Implications of Obesity for the General Medicine Inpatient

1Northwestern University, Chicago, IL
2Northwestern University, Chicago, IL
3Northwestern University, Chicago, IL

Meeting: Hospital Medicine 2010, April 8-11, Washington, D.C.

Abstract number: 149


The long‐term health consequences related to obesity are well documented. Recent surgical and intensive care unit literature has reported no significant differences in morbidity or mortality related to obesity. However, the full consequences of obesity itself for the general medicine inpatient are unknown. This study sought to determine the effect of obesity on hospital‐relevant outcomes for general medicine patients.


Utilizing our enterprise data warehouse, we conducled a retrospective chart review from September 2006 through September 2008 of general medicine patients admitted to Northwestern Memorial Hospital (NMH) in Chicago, Illinois. Body mass index (BMI) was calculated on admission for all in patients using traditional formulas [BMI (kg/m2) = weight (kg)/height2 (m2)] from information input by nurses into the electronic medical record. Patients were excluded if they had a BMI less than 18.5. Patients were classified into groups based on calculated BMI. Groups were as follows: 18.5 ≤ BMI < 25, 25 ≤ BMI ≤ 30, 30 ≤ BMI < 35, 35 ≤ BMI < 40, and BMI ≥ 40. Hospital relevant outcomes included length of stay, transfer to the intensive care unit (ICU), and 30‐day readmission rates. All outcomes were adjusted for patient age and Charlson score. SAS was used to con‐duct all statistical analyses.


Between September 1,2006, and September 1,2008, a total of 11,948 patients were admitted to the general medicine service at NMH. After excluding those patients with a BMI < 18.5, 11,235 eligible patients were included in the analysis. Of these, 35.1% of patients (3942) met criteria for obesity (BMI > 30). The study population was 54.5% (6124) female with an average age of 60.2 ± 18.7 years. Unadjusted analysis showed that patients with a BMI ≥ 40 were more likely to be readmitted within 30 days (P = 0.05) compared to those with a BMI < 40. The difference in readmission rates between BMI ranges persisted after adjusting for both age and Charlson score (P = 0.04). Outcomes were similar across BMI ranges < 40. No significant differences were found between BMI and length of stay (P = 0.36) or risk of ICU transfer during admission (P = 0.07).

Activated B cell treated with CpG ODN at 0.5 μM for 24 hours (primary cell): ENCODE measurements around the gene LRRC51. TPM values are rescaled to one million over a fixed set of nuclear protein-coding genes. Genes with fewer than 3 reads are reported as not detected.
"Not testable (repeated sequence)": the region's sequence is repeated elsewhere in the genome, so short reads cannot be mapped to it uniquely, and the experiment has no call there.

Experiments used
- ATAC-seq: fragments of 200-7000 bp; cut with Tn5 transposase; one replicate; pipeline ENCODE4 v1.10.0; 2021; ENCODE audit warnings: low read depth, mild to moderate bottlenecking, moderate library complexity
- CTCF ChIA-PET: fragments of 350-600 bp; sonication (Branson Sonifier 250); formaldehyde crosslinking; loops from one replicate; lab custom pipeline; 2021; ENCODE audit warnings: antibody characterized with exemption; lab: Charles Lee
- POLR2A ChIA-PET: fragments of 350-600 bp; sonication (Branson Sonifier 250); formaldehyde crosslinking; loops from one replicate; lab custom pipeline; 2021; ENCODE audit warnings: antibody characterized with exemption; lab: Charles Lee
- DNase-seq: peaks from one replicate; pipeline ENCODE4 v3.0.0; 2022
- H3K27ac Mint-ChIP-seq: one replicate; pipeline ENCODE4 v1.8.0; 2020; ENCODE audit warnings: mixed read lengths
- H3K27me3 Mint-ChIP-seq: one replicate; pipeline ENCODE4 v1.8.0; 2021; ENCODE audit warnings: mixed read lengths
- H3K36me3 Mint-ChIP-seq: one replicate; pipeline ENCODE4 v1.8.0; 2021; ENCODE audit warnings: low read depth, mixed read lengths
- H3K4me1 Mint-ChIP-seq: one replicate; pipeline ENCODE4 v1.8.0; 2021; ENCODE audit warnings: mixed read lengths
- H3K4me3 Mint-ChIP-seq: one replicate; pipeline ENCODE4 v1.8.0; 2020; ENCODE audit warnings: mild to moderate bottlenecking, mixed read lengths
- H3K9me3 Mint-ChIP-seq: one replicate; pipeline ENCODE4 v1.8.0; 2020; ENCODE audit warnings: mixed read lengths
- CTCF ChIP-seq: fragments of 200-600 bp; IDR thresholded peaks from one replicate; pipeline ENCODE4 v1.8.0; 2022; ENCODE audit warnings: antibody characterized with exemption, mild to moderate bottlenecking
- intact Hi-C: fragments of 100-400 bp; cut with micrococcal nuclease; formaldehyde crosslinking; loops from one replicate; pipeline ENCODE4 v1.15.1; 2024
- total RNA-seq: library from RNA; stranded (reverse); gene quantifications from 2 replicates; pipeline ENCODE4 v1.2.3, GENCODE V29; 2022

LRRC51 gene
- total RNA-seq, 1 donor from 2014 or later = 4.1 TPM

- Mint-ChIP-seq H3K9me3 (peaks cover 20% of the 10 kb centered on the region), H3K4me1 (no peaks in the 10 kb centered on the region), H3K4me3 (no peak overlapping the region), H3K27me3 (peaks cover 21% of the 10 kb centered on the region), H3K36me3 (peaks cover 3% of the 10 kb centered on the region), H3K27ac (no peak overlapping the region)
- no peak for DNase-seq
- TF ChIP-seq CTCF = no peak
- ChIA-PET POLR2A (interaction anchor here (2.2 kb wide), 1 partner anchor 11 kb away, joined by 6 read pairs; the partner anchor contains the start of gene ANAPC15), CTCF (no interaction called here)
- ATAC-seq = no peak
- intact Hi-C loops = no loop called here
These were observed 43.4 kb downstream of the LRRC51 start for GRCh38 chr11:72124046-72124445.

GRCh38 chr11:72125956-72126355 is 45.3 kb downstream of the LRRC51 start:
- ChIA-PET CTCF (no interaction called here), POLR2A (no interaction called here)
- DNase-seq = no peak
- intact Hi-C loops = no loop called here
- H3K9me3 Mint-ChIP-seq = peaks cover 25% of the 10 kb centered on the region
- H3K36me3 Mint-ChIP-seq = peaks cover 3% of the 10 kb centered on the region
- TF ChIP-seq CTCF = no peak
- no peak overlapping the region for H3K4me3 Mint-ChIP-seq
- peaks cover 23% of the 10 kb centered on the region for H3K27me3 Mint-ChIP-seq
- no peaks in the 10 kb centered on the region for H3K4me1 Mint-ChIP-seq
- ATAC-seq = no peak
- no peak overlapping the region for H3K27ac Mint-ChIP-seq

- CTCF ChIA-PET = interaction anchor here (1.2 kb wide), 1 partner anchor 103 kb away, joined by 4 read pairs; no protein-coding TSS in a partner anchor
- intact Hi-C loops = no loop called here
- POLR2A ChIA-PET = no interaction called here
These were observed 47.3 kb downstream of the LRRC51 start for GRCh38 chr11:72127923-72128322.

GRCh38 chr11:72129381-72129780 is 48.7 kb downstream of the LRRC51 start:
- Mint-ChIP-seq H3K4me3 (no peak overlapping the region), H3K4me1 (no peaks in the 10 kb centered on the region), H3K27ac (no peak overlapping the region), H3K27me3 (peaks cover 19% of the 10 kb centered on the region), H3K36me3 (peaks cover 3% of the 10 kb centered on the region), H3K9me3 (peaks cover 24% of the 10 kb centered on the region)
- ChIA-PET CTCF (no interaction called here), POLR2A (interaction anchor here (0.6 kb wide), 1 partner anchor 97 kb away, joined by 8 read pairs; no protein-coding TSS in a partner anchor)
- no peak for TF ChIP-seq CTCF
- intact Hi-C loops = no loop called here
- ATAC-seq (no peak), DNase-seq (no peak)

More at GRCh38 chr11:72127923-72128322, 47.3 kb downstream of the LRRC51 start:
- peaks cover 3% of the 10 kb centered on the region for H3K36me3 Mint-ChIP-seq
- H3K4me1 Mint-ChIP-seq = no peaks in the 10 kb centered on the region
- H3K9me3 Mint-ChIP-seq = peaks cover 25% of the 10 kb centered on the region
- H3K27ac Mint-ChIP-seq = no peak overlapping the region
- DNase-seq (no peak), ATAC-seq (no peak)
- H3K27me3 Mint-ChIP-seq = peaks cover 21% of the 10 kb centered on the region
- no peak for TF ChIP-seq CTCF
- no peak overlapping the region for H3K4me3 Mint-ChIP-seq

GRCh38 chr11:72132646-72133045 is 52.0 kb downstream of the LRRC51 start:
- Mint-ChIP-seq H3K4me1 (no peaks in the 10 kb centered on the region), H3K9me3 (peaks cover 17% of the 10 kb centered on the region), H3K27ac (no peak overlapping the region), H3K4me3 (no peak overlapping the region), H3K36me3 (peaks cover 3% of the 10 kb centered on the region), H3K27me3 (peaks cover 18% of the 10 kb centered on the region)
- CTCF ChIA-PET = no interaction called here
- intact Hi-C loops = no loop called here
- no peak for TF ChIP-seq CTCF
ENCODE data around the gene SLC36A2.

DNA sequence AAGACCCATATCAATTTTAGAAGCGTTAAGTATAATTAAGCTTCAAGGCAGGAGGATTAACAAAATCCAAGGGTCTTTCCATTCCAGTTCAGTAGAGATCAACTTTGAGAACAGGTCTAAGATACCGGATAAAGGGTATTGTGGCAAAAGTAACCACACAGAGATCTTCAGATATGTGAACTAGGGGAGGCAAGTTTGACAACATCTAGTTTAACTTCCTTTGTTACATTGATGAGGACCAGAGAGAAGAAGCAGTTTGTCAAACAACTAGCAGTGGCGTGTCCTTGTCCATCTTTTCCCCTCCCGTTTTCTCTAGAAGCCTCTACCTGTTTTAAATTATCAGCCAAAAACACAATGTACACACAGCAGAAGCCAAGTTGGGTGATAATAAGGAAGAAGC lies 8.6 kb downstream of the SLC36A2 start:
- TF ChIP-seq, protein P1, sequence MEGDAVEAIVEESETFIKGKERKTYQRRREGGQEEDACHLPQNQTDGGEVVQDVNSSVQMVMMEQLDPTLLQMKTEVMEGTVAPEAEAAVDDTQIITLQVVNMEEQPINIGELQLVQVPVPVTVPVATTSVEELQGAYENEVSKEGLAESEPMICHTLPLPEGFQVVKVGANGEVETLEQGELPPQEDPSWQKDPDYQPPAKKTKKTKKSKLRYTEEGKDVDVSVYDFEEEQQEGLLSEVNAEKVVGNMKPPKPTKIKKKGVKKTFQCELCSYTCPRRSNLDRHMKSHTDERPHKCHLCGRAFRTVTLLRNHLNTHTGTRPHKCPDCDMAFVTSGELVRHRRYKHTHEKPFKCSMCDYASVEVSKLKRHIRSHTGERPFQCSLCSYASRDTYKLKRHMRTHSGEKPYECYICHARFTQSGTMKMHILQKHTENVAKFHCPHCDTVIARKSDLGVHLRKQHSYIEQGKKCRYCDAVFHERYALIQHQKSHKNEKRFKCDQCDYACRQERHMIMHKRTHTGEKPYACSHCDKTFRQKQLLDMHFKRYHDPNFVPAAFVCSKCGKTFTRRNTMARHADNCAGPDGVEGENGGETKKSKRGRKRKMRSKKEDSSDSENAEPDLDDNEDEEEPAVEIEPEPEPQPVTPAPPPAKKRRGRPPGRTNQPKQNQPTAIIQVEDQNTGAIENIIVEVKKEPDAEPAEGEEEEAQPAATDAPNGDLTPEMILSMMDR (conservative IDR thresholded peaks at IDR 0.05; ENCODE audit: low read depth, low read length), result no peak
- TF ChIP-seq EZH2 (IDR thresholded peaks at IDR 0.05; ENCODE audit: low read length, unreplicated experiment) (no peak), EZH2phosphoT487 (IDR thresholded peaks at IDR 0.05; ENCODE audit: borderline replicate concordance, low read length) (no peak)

Obese inpatients. particularly those with a BMI > 40, do appear to have higher rates of 30‐day readmission. However, increasing BMI does not significantly affect length of hospital stay or risk of transfer to the ICU.

Author Disclosure:

K. Wachsberg, none; M. Tipping, none; M. Williams, none.

To cite this abstract:

Wachsberg K, Tipping M, Williams M. Implications of Obesity for the General Medicine Inpatient. Abstract published at Hospital Medicine 2010, April 8-11, Washington, D.C. Abstract 149. Journal of Hospital Medicine. 2010; 5 (suppl 1). Accessed April 9, 2020.

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